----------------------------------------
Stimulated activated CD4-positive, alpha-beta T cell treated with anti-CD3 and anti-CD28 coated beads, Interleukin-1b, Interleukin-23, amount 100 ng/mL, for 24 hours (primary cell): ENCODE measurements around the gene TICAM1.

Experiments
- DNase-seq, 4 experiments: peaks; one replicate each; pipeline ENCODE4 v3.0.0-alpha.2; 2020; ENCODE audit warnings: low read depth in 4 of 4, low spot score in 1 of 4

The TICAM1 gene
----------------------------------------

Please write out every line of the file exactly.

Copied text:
Stimulated activated CD4-positive, alpha-beta T cell treated with anti-CD3 and anti-CD28 coated beads, Interleukin-1b, Interleukin-23, amount 100 ng/mL, for 24 hours (primary cell): ENCODE measurements around the gene TICAM1.

Experiments
- DNase-seq, 4 experiments: peaks; one replicate each; pipeline ENCODE4 v3.0.0-alpha.2; 2020; ENCODE audit warnings: low read depth in 4 of 4, low spot score in 1 of 4

The TICAM1 gene